Arts and Entertainment
Victoria Wood, Kayvan Novak, Alexa Chung, Chris Moyles
tvReview: No soggy bottoms, but plenty of other baking disasters on The Great Comic Relief Bake Off
Arts and Entertainment
80s trailblazer: comedian Tracey Ullman
tv
Arts and Entertainment
Stephen Tompkinson is back as DCI Banks
tvReview: Episode one of the new series played it safe, but at least this drama has a winning formula
Arts and Entertainment
TV
News
Graham Norton said Irish broadcaster RTE’s decision to settle was ‘moronic’
TV
Arts and Entertainment
Attenborough with the primates
tv
Arts and Entertainment
Former Communards frontman Jimmy Somerville
music
Have you tried new the Independent Digital Edition apps?
Arts and Entertainment

ebooksNow available in paperback
Arts and Entertainment

ebooks
Arts and Entertainment
Secrets of JK Rowling's Harry Potter workings have been revealed in a new bibliography
arts + ents
Arts and Entertainment
Fearne Cotton is leaving Radio 1 after a decade
radio The popular DJ is leaving for 'family and new adventures'
Arts and Entertainment
arts + ents
Arts and Entertainment
Public Service Broadcasting are going it alone
music
Arts and Entertainment
Eddie Redmayne as transgender artist Lili Elbe in The Danish Girl
filmFirst look at Oscar winner as transgender artist
Arts and Entertainment
Season three of 'House of Cards' will be returning later this month
TV reviewHouse of Cards returns to Netflix
Arts and Entertainment
Harrison Ford will play Rick Deckard once again for the Blade Runner sequel
film review
Arts and Entertainment
The modern Thunderbirds: L-R, Scott, Virgil, Alan, Gordon and John in front of their home, the exotic Tracy Island
TV
Arts and Entertainment
Natural beauty: Aidan Turner stars in the new series of Poldark
TV
Arts and Entertainment
Taylor Swift won Best International Solo Female (Getty)

Brits 2015
Arts and Entertainment
Shining star: Maika Monroe, with Jake Weary, in ‘It Follows’
film review
Arts and Entertainment

Brits 2015
Arts and Entertainment
Paloma Faith arrives at the Brit Awards (Getty)

Brits 2015
Arts and Entertainment
Anne Boleyn's beheading in BBC Two's Wolf Hall

TV review
Arts and Entertainment
Follow every rainbow: Julie Andrews in 'The Sound of Music'
film Elizabeth Von Trapp reveals why the musical is so timeless
Arts and Entertainment
Bytes, camera, action: Leehom Wang in ‘Blackhat’
film
Arts and Entertainment
The Libertines will headline this year's festival
music
Arts and Entertainment
Richard Dean Anderson in the original TV series, which ran for seven seasons from 1985-1992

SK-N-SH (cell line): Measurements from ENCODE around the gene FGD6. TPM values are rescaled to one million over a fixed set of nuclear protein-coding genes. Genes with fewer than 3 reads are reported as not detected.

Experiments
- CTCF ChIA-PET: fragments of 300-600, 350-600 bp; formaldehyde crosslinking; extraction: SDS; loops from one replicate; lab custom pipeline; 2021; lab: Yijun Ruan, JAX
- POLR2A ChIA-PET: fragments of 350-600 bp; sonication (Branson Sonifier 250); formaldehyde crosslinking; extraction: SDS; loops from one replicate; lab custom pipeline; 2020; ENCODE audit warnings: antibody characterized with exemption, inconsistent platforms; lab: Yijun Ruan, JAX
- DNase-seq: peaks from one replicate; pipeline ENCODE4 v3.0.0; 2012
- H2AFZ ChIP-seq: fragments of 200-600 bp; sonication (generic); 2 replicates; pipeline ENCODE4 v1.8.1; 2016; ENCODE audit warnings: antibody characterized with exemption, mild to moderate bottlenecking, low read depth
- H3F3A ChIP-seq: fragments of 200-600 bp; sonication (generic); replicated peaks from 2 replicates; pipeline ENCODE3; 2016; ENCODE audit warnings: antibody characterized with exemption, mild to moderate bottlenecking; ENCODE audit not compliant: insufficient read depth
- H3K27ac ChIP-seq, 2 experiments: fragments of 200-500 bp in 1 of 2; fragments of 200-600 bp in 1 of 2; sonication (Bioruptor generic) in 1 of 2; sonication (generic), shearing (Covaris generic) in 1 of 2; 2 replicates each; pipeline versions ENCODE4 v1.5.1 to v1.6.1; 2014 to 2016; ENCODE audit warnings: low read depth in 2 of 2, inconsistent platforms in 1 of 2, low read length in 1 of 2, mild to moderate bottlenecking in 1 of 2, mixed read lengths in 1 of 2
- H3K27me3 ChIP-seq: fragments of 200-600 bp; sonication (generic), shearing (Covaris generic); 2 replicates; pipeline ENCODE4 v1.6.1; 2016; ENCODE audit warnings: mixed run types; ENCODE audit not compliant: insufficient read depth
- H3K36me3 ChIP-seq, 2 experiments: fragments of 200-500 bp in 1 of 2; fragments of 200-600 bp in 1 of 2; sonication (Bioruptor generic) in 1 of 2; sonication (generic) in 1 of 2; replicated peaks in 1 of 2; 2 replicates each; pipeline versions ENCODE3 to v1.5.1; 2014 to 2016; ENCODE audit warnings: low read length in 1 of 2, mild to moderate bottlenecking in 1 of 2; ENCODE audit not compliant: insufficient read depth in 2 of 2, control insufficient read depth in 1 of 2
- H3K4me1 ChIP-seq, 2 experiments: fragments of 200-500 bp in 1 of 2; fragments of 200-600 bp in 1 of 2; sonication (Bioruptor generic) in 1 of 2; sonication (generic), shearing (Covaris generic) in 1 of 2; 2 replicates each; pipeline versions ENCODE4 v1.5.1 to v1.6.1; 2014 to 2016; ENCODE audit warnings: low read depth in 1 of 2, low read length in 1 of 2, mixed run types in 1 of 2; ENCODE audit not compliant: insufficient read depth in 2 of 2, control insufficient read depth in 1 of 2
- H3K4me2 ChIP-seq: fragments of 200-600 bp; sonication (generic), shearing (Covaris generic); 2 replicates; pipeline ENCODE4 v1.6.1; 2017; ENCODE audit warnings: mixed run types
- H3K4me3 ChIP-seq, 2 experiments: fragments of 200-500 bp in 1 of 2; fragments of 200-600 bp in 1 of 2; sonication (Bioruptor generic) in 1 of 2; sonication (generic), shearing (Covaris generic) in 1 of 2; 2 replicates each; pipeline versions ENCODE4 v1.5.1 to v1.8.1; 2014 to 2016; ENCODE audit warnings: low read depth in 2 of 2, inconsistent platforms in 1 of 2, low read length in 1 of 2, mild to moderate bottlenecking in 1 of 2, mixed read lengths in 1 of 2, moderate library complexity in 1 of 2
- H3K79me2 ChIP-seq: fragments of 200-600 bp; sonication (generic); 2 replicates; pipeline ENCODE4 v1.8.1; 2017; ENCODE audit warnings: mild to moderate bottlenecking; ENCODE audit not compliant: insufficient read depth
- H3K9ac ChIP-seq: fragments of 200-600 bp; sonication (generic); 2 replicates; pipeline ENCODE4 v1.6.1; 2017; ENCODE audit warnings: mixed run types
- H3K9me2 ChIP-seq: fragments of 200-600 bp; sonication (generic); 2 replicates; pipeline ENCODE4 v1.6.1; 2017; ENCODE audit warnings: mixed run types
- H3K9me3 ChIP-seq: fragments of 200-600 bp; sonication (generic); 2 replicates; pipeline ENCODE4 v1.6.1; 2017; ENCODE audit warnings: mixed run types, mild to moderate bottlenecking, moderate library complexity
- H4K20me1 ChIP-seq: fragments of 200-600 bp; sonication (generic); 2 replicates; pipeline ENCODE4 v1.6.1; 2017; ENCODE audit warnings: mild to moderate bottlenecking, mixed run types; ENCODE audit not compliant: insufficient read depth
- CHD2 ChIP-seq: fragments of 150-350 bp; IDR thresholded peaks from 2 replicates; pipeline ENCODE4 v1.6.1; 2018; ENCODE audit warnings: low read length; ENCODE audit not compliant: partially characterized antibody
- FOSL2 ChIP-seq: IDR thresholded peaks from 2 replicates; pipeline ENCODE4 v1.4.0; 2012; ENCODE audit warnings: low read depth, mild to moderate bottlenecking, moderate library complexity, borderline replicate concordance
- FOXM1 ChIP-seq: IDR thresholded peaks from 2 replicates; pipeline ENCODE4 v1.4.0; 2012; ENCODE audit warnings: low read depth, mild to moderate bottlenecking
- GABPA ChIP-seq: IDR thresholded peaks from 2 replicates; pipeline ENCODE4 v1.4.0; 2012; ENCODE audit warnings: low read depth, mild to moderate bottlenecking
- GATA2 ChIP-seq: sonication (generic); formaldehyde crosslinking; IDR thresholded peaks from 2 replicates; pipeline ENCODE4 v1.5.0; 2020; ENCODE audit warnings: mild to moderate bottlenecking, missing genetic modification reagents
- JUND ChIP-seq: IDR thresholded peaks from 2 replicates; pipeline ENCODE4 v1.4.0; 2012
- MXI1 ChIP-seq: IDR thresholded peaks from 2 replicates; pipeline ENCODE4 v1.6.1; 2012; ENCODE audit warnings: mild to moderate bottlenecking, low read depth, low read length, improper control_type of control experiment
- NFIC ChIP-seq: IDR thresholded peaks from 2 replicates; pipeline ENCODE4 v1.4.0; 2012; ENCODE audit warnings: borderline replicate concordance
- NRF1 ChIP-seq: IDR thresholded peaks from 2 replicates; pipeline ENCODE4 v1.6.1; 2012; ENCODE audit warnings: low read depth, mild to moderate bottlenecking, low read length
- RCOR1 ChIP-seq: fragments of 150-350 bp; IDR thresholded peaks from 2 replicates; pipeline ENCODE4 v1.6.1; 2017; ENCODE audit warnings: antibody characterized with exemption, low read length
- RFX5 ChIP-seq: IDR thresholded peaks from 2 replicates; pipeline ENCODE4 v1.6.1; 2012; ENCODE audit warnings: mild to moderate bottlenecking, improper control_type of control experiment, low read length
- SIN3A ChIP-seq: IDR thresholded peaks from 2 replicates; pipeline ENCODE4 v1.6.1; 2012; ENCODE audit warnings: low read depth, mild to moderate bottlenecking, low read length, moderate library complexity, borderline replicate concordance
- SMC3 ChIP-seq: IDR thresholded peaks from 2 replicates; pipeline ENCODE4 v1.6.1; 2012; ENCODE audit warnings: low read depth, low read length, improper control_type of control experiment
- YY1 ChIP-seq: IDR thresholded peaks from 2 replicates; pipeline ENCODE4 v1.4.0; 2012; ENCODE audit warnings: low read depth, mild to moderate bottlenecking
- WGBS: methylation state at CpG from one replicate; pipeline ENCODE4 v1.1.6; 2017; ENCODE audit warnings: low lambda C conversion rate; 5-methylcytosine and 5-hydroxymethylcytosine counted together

tv
Latest stories from i100
Have you tried new the Independent Digital Edition apps?

ES Rentals

    Independent Dating
    and  

    By clicking 'Search' you
    are agreeing to our
    Terms of Use.

    War with Isis: Iraq's government fights to win back Tikrit from militants - but then what?

    Baghdad fights to win back Tikrit from Isis – but then what?

    Patrick Cockburn reports from Kirkuk on a conflict which sectarianism has made intractable
    Living with Alzheimer's: What is it really like to be diagnosed with early-onset dementia?

    What is it like to live with Alzheimer's?

    Depicting early-onset Alzheimer's, the film 'Still Alice' had a profound effect on Joy Watson, who lives with the illness. She tells Kate Hilpern how she's coped with the diagnosis
    The Internet of Things: Meet the British salesman who gave real-world items a virtual life

    Setting in motion the Internet of Things

    British salesman Kevin Ashton gave real-world items a virtual life
    Election 2015: Latest polling reveals Tories and Labour on course to win the same number of seats - with the SNP holding the balance of power

    Election 2015: A dead heat between Mr Bean and Dick Dastardly!

    Lord Ashcroft reveals latest polling – and which character voters associate with each leader
    Audiences queue up for 'true stories told live' as cult competition The Moth goes global

    Cult competition The Moth goes global

    The non-profit 'slam storytelling' competition was founded in 1997 by the novelist George Dawes Green and has seen Malcolm Gladwell, Salman Rushdie and Molly Ringwald all take their turn at the mic
    Pakistani women come out fighting: A hard-hitting play focuses on female Muslim boxers

    Pakistani women come out fighting

    Hard-hitting new play 'No Guts, No Heart, No Glory' focuses on female Muslim boxers
    Leonora Carrington transcended her stolid background to become an avant garde star

    Surreal deal: Leonora Carrington

    The artist transcended her stolid background to become an avant garde star
    LGBT History Month: Pupils discuss topics from Sappho to same-sex marriage

    Education: LGBT History Month

    Pupils have been discussing topics from Sappho to same-sex marriage
    11 best gel eyeliners

    Go bold this season: 11 best gel eyeliners

    Use an ink pot eyeliner to go bold on the eyes with this season's feline flicked winged liner
    Cricket World Cup 2015: Tournament runs riot to make the event more hit than miss...

    Cricket World Cup runs riot to make the event more hit than miss...

    The tournament has reached its halfway mark and scores of 300 and amazing catches abound. One thing never changes, though – everyone loves beating England
    Katarina Johnson-Thompson: Heptathlete ready to jump at first major title

    Katarina Johnson-Thompson: Ready to jump at first major title

    After her 2014 was ruined by injury, 21-year-old Briton is leading pentathlete going into this week’s European Indoors. Now she intends to turn form into gold
    Syrian conflict is the world's first 'climate change war', say scientists, but it won't be the last one

    Climate change key in Syrian conflict

    And it will trigger more war in future
    How I outwitted the Gestapo

    How I outwitted the Gestapo

    My life as a Jew in wartime Berlin
    The nation's favourite animal revealed

    The nation's favourite animal revealed

    Women like cuddly creatures whilst men like creepy-crawlies
    Is this the way to get young people to vote?

    Getting young people to vote

    From #VOTESELFISH to Bite the Ballot